I was going through old posts, removing some old ones since this blog is no longer used for my home care business. Rereading one got me thinking about how technology has the potential to improve our standard of living, while alienating some from that improvement at the same time.
The original post was from Dec 11, 2013. I was commenting how senior citizens often need help with routine activities, like grocery shopping. Now, we have an app for that! We can shop at home and have groceries delivered. I can see the benefit to the elderly. However, the drawback is that many seniors I know still shy away from using technology. Or, increasingly, they are using computing technology, but not very well.
I’ve been able to help several seniors use their various devices, but most of them still don’t understand the basics of getting around a smartphone or computer. What’s worse is that software updates can affect so much in the design and functionality, that even I feel like I have to relearn some of the programs I’m already using frequently.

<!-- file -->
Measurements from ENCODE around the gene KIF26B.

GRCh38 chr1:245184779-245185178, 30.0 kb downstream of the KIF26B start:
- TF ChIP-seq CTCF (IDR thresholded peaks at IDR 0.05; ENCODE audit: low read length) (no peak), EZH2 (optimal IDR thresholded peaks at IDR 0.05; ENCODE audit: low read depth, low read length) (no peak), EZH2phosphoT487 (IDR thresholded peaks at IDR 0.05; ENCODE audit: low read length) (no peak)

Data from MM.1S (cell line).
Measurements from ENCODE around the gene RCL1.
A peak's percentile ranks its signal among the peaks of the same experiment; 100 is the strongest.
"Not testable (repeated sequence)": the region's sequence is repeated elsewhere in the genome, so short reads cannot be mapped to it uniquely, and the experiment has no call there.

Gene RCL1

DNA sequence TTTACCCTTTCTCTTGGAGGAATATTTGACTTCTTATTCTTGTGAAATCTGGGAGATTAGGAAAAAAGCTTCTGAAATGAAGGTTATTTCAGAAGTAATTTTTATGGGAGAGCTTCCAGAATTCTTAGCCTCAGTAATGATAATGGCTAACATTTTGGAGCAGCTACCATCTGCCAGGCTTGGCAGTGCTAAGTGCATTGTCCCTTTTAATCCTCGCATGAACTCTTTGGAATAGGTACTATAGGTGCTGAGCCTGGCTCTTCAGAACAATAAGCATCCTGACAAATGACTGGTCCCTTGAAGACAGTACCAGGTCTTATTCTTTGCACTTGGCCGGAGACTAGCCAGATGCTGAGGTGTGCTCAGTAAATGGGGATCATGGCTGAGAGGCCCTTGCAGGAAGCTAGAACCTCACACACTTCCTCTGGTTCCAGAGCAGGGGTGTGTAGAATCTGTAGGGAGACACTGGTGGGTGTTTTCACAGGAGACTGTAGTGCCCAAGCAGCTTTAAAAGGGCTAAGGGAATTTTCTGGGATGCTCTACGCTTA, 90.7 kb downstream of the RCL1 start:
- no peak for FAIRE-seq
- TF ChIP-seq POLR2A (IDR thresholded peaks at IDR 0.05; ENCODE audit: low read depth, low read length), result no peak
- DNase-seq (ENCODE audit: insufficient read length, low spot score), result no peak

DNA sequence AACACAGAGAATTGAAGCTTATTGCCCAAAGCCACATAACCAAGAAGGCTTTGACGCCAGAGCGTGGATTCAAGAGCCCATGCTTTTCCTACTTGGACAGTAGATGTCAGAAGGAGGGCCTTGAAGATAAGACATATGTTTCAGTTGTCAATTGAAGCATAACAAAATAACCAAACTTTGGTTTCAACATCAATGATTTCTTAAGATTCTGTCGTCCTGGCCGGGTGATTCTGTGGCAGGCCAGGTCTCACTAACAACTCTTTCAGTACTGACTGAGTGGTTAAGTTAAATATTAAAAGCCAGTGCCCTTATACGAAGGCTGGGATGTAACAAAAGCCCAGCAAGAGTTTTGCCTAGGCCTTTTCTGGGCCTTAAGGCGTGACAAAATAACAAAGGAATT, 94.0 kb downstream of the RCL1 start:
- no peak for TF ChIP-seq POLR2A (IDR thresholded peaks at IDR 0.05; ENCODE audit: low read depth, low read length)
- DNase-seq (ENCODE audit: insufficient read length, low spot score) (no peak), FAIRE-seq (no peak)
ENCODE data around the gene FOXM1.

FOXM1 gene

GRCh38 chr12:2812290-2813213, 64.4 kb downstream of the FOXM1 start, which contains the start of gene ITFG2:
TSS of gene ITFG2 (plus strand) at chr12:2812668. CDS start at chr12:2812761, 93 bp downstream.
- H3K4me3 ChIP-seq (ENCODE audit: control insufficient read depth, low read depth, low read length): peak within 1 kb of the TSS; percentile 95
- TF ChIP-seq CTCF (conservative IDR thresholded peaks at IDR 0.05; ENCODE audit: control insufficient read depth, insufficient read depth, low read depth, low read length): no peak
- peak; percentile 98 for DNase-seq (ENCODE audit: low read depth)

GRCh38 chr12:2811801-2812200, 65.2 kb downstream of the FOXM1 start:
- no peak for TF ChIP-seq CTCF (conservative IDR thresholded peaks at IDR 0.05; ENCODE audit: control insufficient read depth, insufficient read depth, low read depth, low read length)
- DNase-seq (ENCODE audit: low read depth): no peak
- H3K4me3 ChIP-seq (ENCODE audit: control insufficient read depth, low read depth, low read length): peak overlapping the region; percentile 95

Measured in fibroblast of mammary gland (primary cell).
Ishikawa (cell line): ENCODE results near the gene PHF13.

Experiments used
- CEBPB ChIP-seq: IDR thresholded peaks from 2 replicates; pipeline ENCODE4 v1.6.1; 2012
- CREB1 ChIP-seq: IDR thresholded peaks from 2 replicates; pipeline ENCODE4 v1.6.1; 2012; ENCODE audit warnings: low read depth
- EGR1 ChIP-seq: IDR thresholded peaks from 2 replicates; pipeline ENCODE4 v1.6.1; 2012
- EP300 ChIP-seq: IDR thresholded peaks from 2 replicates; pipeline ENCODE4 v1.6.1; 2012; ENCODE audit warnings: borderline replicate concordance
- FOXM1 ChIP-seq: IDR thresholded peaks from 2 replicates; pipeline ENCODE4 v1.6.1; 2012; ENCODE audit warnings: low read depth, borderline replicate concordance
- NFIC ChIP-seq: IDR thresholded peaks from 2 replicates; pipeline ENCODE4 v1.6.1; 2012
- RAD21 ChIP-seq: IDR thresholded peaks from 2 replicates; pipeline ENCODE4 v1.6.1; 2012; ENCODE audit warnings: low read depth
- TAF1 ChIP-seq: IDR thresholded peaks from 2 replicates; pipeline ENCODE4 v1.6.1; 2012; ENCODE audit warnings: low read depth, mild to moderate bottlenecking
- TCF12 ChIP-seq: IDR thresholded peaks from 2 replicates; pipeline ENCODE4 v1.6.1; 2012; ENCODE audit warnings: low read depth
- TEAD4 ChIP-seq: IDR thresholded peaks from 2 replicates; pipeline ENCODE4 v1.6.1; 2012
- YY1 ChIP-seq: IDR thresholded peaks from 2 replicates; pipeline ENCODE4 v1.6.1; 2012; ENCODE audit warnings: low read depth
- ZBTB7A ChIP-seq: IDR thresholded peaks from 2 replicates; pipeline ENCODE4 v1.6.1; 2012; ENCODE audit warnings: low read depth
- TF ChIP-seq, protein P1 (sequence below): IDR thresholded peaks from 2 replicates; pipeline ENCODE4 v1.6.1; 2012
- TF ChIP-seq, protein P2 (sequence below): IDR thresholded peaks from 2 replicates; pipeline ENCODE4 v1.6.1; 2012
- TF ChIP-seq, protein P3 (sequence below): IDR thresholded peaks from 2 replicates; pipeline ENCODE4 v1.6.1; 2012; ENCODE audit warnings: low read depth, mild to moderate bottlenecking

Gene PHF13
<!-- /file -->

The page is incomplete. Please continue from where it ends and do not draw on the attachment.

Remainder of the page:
I’m curious as to why software and hardware developers don’t keep consistency in mind when making changes. If they did, they would see a whole new flood of buyers that are now shying away because “it’s too confusing” or “it only worked for a little while”. The manufacturers and developers lose out on revenue and a significant portion of the population misses out on life enhancing products and services.
I see whole technology educational programs that center around “User Experience Design” and “User Interface Design” (UX/UI) with the stated objectives being to make products and services more intuitive to use and making the experience more straightforward. I’m guessing once a student starts actually working on a project for an employer that they are encouraged to just focus on what drives a consumer to buy, buy, buy, and buy now, by manipulating emotions. Because I sure wouldn’t describe a lot of technology as intuitive and straightforward.
Just some thoughts 🙂
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